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David Friedman
Works at Santa Clara University
Attended Harvard University
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Education
  • Harvard University
    Chemistry and Physics, 1961 - 1965
  • University of Chicago
    Physics, PhD, 1965 - 1971
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I am an academic economist who teaches in a law school and has never taken a course for credit in either field.
Introduction

I'm an academic economist, teach in a law school, have never taken a course for credit in either field.

Interests include poetry, medieval cooking, science fiction and fantasy, computers, and much else.

I also write books.

Bragging rights
Helped rear two of the world's most wonderful children. Both home unschooled.
Work
Occupation
I am an economist who teaches at a law school. I also write books, maintain a blog and web site, argue with people online, cook from very old recipes, do a certain amount of medieval/renaissance woodwork and jewelry, tell medieval stories around a campfire, ... .
Employment
  • Santa Clara University
    Professor of Law, present
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David Friedman

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The Origin of the Law of Torture: A Cautionary Tale
[This is a passage I just wrote for a chapter of my current book project, Legal Systems Very Different from Ours . I thought my blog readers might find it of interest.] People in the past
worried about convicting the innocent too. In the early Middle Ages, ...
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Anyone Want a Talk Near London?
I am currently scheduled to give a talk for the Institute of Economic Affairs on July 2nd and tentatively giving another talk the day before. My plan is to fly to London on the 28th or 29th, fly home on the  third or fourth, although I could stay another da...
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I'm currently working on the sequel to my Salamander and looking for relevant historical sources. The capital of the kingdom of Esland has been captured by a surprise attack from a neighboring kingdom. I want information on what the situation is likely to look like a few weeks later.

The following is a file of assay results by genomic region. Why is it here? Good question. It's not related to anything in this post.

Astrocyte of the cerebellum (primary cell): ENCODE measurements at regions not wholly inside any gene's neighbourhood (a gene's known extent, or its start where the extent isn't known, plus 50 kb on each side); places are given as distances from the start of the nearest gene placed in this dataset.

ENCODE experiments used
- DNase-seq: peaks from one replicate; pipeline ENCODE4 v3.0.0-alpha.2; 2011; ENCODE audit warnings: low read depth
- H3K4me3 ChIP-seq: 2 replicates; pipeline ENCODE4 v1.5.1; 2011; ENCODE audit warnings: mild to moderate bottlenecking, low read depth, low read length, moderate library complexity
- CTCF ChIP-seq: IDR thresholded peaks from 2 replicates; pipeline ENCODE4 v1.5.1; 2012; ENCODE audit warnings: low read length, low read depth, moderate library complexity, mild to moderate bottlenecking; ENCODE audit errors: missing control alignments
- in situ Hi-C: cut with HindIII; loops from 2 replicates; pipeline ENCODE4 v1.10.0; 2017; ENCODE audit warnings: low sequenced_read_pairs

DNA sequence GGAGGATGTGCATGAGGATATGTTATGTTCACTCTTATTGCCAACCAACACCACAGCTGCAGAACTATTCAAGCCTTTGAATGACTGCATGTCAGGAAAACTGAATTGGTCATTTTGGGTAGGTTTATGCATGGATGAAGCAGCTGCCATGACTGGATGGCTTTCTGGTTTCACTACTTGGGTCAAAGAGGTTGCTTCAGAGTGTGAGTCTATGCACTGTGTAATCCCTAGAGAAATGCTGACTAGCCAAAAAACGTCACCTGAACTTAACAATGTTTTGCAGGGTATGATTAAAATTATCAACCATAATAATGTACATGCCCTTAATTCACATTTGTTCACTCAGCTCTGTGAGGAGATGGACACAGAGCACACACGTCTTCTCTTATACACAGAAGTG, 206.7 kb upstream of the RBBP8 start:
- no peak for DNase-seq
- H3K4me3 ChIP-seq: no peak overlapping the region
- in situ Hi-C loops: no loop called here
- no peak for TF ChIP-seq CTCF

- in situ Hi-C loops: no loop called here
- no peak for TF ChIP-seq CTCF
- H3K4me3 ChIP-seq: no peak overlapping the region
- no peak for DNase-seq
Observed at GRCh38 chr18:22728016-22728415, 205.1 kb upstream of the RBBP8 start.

When the city was captured, there was a good deal of looting and burning, as seems common in such situations. The army that captured it has not yet advanced further, although they have probably sent out scouting parties. Some defenders are still holding out in the citadel. Technology somewhere between fourteen and eighteenth century--no firearms, some magery.

Will ordinary city life have been restored at this point, for those who neither fled nor got killed in the original attack? Is there likely to be a curfew? Is the attacking army feeding itself by sending raiding parties into the countryside or just buying food from farmers who bring it in? Have they recruited local forces to patrol the streets, as one step towards organizing a local government working for them?

What were captured cities like in the past after the smoke had cleared? Any good primary sources people can offer?
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Traci Loudin's profile photoLuka-Michaela Messmer's profile photo
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Look at the capture of Berlin from World War 2, any of the bountiful sieges on major cities during the Sengoku Jidai, or some of the fights during the American Revolution.
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My Response to a Non-Libertarian FAQ
A long time ago, a blogger I think highly of wrote a non-libertarian faq . When I came across it, some years later, I responded by email, he replied, I replied. I eventually got around to converting the exchange to a web page . I recently came across a blog...